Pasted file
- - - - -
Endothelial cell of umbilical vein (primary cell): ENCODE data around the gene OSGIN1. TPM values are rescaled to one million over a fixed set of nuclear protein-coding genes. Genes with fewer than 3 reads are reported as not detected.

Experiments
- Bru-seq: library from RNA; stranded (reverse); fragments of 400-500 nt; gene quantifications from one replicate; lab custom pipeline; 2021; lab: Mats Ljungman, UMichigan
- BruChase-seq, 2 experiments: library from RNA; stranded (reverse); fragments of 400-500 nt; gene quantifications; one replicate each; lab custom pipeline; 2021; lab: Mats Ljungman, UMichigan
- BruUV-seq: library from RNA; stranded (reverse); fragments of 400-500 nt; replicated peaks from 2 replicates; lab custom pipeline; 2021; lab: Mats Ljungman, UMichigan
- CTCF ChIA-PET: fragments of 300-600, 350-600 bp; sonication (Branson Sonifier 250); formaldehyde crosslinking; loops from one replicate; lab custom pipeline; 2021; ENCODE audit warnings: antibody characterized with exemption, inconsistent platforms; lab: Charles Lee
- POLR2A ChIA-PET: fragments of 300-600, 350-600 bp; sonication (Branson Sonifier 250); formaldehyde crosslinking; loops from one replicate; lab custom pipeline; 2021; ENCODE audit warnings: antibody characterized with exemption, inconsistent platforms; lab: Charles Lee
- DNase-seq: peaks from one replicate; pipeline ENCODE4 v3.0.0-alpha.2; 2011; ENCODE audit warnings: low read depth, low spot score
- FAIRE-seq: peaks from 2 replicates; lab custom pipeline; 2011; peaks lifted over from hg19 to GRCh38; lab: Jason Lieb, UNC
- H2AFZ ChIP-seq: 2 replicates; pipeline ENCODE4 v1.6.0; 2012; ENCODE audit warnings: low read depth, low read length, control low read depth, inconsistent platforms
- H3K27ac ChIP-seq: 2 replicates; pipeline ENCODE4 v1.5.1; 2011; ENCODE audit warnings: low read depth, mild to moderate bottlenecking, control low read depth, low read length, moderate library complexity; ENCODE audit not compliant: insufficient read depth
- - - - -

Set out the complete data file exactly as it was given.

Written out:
Endothelial cell of umbilical vein (primary cell): ENCODE data around the gene OSGIN1. TPM values are rescaled to one million over a fixed set of nuclear protein-coding genes. Genes with fewer than 3 reads are reported as not detected.

Experiments
- Bru-seq: library from RNA; stranded (reverse); fragments of 400-500 nt; gene quantifications from one replicate; lab custom pipeline; 2021; lab: Mats Ljungman, UMichigan
- BruChase-seq, 2 experiments: library from RNA; stranded (reverse); fragments of 400-500 nt; gene quantifications; one replicate each; lab custom pipeline; 2021; lab: Mats Ljungman, UMichigan
- BruUV-seq: library from RNA; stranded (reverse); fragments of 400-500 nt; replicated peaks from 2 replicates; lab custom pipeline; 2021; lab: Mats Ljungman, UMichigan
- CTCF ChIA-PET: fragments of 300-600, 350-600 bp; sonication (Branson Sonifier 250); formaldehyde crosslinking; loops from one replicate; lab custom pipeline; 2021; ENCODE audit warnings: antibody characterized with exemption, inconsistent platforms; lab: Charles Lee
- POLR2A ChIA-PET: fragments of 300-600, 350-600 bp; sonication (Branson Sonifier 250); formaldehyde crosslinking; loops from one replicate; lab custom pipeline; 2021; ENCODE audit warnings: antibody characterized with exemption, inconsistent platforms; lab: Charles Lee
- DNase-seq: peaks from one replicate; pipeline ENCODE4 v3.0.0-alpha.2; 2011; ENCODE audit warnings: low read depth, low spot score
- FAIRE-seq: peaks from 2 replicates; lab custom pipeline; 2011; peaks lifted over from hg19 to GRCh38; lab: Jason Lieb, UNC
- H2AFZ ChIP-seq: 2 replicates; pipeline ENCODE4 v1.6.0; 2012; ENCODE audit warnings: low read depth, low read length, control low read depth, inconsistent platforms
- H3K27ac ChIP-seq: 2 replicates; pipeline ENCODE4 v1.5.1; 2011; ENCODE audit warnings: low read depth, mild to moderate bottlenecking, control low read depth, low read length, moderate library complexity; ENCODE audit not compliant: insufficient read depth